Define a good winemaker

One who understands their true consumer and strives to make something they fully enjoy.

What is the hardest part of a winemaker's job?

Harvest is really challenging for most winemakers, both mentally and emotionally. Perfect growing seasons are few and far between, so we are always looking at the weather, judging the humidity, wondering if that incoming heat wave or rainstorm or wildfire will hit us or be as bad or worse than expected. Also, barely seeing your family for weeks to months is very difficult. But it is also exciting and thrilling to start another vintage of wine and get the first peek at the style and quality as the wines are fermenting.

What do you do when you are not working/making wine?

I have a young family which keeps me pretty busy, and we do a lot of cooking (and eating!) together. We like to travel where the kids can swim in the ocean. I also love to hike alone or with friends.

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What are the current challenges winemakers are facing according to you?

It's very tough to be in wine production and have a family, and there is little support in the industry -- it's mostly just assumed you will rely on family or expensive extended caregivers, if you can find them. It's not a particularly well-paid industry, especially for all of our support staff working in the cellars and vineyards, and family issues become a big strain for workers especially during harvest. Add onto that the lack of affordable housing, especially in the wine growing areas of California, and it makes it hard both to stay in the industry and attract the talented people we need to help us craft our wines.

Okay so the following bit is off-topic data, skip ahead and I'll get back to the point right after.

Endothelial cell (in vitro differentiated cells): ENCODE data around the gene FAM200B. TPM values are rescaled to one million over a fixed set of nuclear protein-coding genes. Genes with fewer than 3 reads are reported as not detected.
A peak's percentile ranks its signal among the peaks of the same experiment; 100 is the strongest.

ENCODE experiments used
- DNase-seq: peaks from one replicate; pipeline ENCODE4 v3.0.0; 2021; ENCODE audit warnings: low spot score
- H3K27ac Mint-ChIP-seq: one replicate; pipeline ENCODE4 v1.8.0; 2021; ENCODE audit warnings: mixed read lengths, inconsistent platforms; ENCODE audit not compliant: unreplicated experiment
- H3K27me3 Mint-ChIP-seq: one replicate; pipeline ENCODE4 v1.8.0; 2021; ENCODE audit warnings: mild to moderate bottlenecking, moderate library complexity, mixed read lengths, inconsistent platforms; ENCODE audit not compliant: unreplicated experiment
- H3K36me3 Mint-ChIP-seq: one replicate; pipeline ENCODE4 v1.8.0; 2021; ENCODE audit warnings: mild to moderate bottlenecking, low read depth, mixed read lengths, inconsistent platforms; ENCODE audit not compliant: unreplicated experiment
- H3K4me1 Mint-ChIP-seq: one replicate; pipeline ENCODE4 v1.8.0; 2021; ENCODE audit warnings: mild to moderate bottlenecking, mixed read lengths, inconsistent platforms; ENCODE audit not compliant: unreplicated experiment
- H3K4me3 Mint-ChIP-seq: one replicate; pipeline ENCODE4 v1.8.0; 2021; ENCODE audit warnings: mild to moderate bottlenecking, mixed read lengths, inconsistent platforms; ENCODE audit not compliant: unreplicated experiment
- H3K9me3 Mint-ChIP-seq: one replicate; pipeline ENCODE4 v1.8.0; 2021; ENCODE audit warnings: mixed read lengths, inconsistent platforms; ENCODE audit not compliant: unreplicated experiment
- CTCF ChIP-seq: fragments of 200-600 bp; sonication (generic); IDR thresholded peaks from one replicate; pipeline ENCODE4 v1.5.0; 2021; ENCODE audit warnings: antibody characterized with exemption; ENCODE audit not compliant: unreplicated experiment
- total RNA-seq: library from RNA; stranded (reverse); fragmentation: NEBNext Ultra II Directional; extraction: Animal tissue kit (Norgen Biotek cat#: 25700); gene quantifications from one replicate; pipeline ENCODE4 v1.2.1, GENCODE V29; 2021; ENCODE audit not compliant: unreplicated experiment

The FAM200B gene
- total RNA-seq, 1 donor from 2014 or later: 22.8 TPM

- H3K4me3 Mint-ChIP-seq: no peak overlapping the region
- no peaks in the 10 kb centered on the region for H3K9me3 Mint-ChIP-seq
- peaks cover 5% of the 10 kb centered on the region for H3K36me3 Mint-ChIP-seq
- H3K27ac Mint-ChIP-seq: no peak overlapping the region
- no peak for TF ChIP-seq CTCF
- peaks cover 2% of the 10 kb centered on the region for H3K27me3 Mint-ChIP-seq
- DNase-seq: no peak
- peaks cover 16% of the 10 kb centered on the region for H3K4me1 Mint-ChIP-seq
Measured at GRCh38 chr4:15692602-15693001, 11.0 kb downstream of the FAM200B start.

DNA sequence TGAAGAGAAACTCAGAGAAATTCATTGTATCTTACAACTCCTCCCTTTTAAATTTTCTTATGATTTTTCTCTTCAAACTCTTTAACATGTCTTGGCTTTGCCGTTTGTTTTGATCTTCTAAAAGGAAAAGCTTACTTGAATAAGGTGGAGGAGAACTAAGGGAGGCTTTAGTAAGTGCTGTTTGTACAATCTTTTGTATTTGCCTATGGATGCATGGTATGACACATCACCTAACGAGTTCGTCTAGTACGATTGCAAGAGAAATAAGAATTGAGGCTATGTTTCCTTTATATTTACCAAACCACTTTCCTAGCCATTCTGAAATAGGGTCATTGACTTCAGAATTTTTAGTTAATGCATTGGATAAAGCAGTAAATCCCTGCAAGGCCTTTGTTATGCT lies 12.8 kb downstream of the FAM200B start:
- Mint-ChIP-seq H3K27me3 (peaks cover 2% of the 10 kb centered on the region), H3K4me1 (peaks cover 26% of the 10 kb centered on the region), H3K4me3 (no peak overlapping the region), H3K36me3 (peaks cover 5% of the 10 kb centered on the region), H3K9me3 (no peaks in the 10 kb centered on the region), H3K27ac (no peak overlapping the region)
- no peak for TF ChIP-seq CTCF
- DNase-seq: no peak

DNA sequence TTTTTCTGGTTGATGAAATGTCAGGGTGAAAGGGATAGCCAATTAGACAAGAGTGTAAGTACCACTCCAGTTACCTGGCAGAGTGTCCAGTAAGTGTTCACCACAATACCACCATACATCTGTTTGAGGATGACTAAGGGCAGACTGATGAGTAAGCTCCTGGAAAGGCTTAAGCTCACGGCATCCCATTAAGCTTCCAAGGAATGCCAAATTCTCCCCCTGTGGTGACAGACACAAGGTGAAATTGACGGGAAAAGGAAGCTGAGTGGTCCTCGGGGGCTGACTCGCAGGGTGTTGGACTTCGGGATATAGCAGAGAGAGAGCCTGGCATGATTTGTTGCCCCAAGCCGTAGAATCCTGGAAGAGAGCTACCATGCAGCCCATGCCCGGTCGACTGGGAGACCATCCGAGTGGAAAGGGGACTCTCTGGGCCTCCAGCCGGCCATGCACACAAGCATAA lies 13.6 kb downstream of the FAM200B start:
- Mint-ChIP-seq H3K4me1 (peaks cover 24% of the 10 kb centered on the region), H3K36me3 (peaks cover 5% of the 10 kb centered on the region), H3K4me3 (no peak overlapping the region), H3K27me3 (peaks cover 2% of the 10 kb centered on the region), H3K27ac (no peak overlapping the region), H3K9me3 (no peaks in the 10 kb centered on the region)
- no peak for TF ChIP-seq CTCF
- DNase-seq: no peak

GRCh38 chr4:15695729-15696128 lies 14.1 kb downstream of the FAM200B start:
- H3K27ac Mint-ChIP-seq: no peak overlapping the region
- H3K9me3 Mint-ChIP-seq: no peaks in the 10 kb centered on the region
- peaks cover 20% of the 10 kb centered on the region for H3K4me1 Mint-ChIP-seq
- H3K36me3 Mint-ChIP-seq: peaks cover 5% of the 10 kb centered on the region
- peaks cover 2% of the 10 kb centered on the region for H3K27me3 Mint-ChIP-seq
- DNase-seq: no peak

What skill or topic you are learning currently in wine and why?

Sustainability in the wine business is becoming a huge issue. Incoming ESG regulations are looming both in Europe and the US and will soon affect how we all do business. I'm trying to get ahead of what changes we need and want to incorporate as our business grows.

What is your idea of a good life?

I feel pretty damn lucky. I work in an industry that I genuinely enjoy. I tuck my kids into bed every night with a stable roof over their heads and access to clean running water. We have enough to travel a bit and spend time with friends and family. We are luckier than most. I don't think I could expect more than that.

Wine and War: the French, the Nazis, and the Battle for Frances Greatest Treasure

Image: Wine and War

Your favourite 2-3 wine books?

When I was first learning about wine I used Jancis Robinson's Oxford Companion to Wine and Karen McNeill's The Wine Bible. Wine and War: the French, the Nazis, and the Battle for France's Greatest Treasure is a great read for history as well as wine buffs.